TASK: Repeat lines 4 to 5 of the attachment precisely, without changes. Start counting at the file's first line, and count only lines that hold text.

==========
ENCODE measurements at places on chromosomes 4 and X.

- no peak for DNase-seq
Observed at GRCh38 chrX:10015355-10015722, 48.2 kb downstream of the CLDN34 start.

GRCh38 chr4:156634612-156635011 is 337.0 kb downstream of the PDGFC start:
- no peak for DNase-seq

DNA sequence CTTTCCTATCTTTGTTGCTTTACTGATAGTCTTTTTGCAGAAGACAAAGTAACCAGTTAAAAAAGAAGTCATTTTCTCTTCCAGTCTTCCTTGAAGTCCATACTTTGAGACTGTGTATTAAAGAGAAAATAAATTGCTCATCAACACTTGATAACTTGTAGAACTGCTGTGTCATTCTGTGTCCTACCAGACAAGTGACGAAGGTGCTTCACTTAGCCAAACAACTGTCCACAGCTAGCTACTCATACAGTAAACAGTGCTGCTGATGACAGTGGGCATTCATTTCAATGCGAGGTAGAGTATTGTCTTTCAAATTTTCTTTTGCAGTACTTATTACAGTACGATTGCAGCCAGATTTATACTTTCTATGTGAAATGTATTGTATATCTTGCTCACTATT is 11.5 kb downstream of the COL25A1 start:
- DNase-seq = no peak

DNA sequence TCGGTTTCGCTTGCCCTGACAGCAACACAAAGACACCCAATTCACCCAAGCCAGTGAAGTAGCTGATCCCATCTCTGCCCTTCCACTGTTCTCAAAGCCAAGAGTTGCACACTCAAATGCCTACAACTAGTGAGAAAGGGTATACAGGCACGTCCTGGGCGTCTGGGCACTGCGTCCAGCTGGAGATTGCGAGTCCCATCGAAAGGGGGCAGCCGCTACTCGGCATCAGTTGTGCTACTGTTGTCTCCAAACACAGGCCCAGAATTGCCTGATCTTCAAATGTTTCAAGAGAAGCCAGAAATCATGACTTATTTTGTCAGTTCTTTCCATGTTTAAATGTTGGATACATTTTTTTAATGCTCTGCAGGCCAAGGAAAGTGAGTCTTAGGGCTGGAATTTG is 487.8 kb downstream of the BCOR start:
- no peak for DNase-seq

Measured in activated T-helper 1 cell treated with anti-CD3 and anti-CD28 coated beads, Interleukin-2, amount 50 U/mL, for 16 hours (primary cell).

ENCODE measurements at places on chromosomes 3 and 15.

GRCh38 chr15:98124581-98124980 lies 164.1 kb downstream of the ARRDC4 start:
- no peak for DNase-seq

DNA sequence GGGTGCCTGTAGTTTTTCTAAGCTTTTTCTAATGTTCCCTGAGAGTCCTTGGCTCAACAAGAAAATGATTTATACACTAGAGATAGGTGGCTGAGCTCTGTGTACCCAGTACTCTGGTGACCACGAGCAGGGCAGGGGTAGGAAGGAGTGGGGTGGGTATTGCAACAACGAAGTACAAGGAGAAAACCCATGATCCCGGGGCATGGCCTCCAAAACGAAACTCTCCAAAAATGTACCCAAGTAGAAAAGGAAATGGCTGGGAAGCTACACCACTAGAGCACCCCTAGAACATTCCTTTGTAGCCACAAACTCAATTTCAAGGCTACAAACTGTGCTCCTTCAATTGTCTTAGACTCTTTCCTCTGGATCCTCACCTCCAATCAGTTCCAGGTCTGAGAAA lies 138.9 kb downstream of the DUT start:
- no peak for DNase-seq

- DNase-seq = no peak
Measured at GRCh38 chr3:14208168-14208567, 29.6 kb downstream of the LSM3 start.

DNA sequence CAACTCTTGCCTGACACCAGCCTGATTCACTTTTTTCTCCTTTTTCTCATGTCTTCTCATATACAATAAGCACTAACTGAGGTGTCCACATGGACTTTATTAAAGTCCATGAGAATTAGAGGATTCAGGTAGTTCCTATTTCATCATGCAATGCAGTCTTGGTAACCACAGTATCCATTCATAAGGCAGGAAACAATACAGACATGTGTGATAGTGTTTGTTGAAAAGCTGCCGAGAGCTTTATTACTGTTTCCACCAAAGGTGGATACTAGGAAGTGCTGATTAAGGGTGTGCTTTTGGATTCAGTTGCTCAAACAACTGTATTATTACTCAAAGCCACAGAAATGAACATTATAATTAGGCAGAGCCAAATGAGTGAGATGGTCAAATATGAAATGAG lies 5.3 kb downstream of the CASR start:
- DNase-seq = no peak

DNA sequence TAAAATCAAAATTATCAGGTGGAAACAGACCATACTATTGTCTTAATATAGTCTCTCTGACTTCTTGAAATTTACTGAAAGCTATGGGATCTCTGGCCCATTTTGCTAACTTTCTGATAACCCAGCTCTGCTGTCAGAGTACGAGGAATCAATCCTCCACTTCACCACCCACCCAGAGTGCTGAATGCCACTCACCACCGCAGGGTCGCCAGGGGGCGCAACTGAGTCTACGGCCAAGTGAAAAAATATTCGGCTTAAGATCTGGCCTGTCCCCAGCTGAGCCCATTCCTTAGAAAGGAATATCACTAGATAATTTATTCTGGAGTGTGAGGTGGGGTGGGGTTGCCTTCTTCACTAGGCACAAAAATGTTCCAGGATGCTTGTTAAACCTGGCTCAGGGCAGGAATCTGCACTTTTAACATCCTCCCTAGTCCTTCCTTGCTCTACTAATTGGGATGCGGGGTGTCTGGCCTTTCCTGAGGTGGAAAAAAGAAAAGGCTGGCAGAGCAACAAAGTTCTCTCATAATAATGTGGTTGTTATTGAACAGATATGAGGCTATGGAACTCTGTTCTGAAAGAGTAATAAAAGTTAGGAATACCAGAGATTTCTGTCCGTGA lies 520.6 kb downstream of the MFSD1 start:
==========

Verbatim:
GRCh38 chr4:156634612-156635011 is 337.0 kb downstream of the PDGFC start:
- no peak for DNase-seq